A chorus of voices begins to sing out for Léon And Louise (Haus/Consortium)


Léon and Louise
Alex Capus
Haus Publishing / Consortium | 9781908323132 | $15.00 | Oct 2012

As booksellers, we are never more excited than when we discover a fresh new voice with an exciting new book to fall in love with that we can shout about from the rooftops.

I had that experience last month after I left the Consortium sales conference. I was flying home to Chicago and I had taken just one galley away from the two-day meeting: the new novel by Alex Capus coming this fall from UK-based Haus Publishing (distributed by Consortium).

Over the course of that two hour flight, I finished the novel, completely enchanted, and I sent the following email to my fellow sales reps and Consortium sales & marketing folks: 

I read Leon & Louise on the flight home today - it's a gentle story of wartime survival and love deferred. It's got a dry, whimsical, clear-headed narrative voice from page one straight through to The End … It is a delight to read, with some twists in the tale. The story goes in some interesting directions.

Romance, bicycling, boating, wartime deprivation in Paris, the vicissitudes of long marriages, a bit of forensic chemistry and the intrigues of banking all make their appearance.

Every one of us should move this book to the top of the pile. Read it and I'll be surprised if you can't immediately think of a dozen booksellers who should read this book and start talking it up this summer.

This book is a winner and we have to make it happen. It's a perfect choice for rep pick, if you ask me.

We had a lot of behind-the-scenes discussion about the book as one of possible rep pick choices for this summer’s season of selling (and it is, indeed, one of our picks). My colleague Steve sent an early galley to bookseller Geoffrey Jennings (of Rainy Day Books and Next Chapter Bookshop and Twitter), and when we saw his take on the book, more of us started to get on board with the book’s charms.

Here’s what Geoffrey sent me to include in today’s post:

The most delightful finds are the ones that are the most unexpected. Leon and Louise succeeds in keeping the core emotional bond between the characters strong throughout their separate lives. Love is a springboard, love is inspiring. A love story, a war that separates the lovers, a chance, yet brief reconnection: these are elements that have appeared in other great books. Where Leon and Louise triumphs is through the ability of Alex Capus to balance that lingering smile, that secret knowledge of a time spent together, with a rich challenging parallel narrative of the main characters. Life takes each down separate paths, but their connection transcends distance and fading memory. Leon and Louise is the type of book that you can place in the hand of a woman who wants to smile while she reads. It's a book waiting for a book club discussion (and oh, the things you could talk about). Yet, it's also layered enough to satisfy fans of wartime literary fiction.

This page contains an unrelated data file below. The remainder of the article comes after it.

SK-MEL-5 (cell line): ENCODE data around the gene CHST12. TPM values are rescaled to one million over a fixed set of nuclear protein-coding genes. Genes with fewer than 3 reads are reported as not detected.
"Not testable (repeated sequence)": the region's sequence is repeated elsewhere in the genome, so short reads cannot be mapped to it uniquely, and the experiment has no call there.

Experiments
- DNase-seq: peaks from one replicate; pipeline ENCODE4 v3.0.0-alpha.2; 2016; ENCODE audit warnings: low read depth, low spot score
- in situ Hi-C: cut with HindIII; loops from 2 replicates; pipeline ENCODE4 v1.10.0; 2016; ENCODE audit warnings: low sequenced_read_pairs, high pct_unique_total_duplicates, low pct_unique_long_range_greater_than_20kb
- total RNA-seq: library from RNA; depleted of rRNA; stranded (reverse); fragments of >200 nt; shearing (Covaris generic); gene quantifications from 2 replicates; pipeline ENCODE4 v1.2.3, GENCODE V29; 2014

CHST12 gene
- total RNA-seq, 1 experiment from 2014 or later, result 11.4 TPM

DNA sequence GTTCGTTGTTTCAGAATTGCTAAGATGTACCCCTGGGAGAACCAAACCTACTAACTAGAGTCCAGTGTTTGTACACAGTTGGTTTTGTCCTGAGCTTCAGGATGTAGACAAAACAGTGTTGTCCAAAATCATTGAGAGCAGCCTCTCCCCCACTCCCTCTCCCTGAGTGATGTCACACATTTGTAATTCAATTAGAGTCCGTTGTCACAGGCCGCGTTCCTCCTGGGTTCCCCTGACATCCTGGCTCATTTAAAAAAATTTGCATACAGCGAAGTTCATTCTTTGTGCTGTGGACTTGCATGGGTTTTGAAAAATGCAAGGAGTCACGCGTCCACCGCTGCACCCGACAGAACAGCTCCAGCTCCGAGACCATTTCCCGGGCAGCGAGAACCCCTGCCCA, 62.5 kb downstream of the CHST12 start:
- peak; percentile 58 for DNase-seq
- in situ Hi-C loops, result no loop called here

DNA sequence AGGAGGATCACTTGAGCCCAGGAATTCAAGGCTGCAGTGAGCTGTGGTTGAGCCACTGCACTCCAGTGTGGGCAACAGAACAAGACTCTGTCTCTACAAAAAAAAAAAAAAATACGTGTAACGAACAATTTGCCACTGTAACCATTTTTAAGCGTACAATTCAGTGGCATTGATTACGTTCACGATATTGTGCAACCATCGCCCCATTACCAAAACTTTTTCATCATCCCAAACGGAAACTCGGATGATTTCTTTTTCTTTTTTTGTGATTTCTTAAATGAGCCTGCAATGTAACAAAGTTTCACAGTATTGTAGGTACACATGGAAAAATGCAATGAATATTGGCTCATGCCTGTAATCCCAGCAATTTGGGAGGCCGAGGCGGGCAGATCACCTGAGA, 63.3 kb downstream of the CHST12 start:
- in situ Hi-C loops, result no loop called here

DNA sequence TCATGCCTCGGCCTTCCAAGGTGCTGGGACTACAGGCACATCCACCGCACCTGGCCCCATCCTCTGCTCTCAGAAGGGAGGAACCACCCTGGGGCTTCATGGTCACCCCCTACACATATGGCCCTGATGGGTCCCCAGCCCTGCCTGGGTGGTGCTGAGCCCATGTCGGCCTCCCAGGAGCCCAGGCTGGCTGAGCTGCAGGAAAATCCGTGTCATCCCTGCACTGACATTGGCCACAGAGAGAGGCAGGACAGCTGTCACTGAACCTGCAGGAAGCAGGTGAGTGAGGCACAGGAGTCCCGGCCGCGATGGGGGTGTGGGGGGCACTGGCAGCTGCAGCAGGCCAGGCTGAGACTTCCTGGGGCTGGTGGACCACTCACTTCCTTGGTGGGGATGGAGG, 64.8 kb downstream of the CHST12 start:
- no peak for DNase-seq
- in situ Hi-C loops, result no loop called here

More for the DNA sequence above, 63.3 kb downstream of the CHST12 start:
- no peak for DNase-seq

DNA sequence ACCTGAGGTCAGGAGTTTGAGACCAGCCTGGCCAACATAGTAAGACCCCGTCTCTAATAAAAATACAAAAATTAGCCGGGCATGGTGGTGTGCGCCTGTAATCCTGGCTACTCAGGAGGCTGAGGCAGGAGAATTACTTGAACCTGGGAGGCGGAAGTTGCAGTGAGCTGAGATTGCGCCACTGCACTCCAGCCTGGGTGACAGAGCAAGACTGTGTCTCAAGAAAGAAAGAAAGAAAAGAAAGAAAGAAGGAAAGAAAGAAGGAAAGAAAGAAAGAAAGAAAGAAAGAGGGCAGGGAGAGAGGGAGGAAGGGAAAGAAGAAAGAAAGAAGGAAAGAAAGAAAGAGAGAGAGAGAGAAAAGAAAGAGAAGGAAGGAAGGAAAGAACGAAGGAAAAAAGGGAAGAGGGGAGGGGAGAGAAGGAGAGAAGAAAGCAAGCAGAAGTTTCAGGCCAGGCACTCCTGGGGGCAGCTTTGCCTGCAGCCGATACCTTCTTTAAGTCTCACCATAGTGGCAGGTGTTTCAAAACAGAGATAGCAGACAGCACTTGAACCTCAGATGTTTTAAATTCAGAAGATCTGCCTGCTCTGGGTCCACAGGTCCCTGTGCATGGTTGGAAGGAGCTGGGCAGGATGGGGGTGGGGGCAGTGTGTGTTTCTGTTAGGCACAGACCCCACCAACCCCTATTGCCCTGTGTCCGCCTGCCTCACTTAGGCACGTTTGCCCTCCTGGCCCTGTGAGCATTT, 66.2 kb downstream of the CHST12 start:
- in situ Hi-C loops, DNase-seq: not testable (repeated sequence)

Highly recommended for fans of 20th century historical fiction, a beguiling tale of enduring love.

Finally, my friend and PGW sales rep Jen Reynolds got her hands on an already-read galley from a friend at Perseus while she was in New York for BEA and finished reading it on Sunday. She’s already started talking the book up with her publishing and bookselling friends. She also graciously allowed me to quote her email here:

Booksellers, readers, and fellow reps,

I read Léon and Louise (Haus, October 2012 via Consortium) over the weekend and I loved it so much that I simply have to share. It is a complete gem! Please get a copy from your Consortium rep as soon as possible, don’t tarry!

I loved it for many reasons – for its sadness and joy, for the morally-complex love story, historical scope, the letters (oh, the letters! I’m a sucker for a novel that is in any part epistolary, be still my heart!), for the perfectly-depicted moments (such as the calm in Paris before the storm and for the insider’s view during the war), great characters, and humanness. It feels in many ways (especially at the beginning) like an ironic, inverted Romeo and Juliet. The structure works so well, all the way to the end.

Booksellers, this is a trade paperback original, so you should stack it HIGH and easily and obviously sell it to anyone who adores Paris and to readers who loved Guernsey Literary & Potato Peel Pie Society, Atonement, 84 Charing Cross Road, A Very Long Engagement, and The History of Love (as well as more obvious ones like Corelli’s Mandolin and The English Patient).

Jen’s right. This is one of those treasures - a new voice, a wonderful read, something that we can handsell to lots of readers. The book has an amazingly relaxed and mature charm: so much happens to these characters, and yet it’s their quiet resilience and patience that leaves you struck dumb at the book’s end. 

I’m sure I’ll have more to post about this book as I get more feedback from booksellers and publishing friends, but for now, let me end by encouraging you to get in touch with your Consortium sales rep to seek out a copy of this remarkable novel right away and help us spread the word!  

If you’d like, you can send your reviews and questions and requests to me here at my3books. Use the contact form linked here. I look forward to you joining the chorus!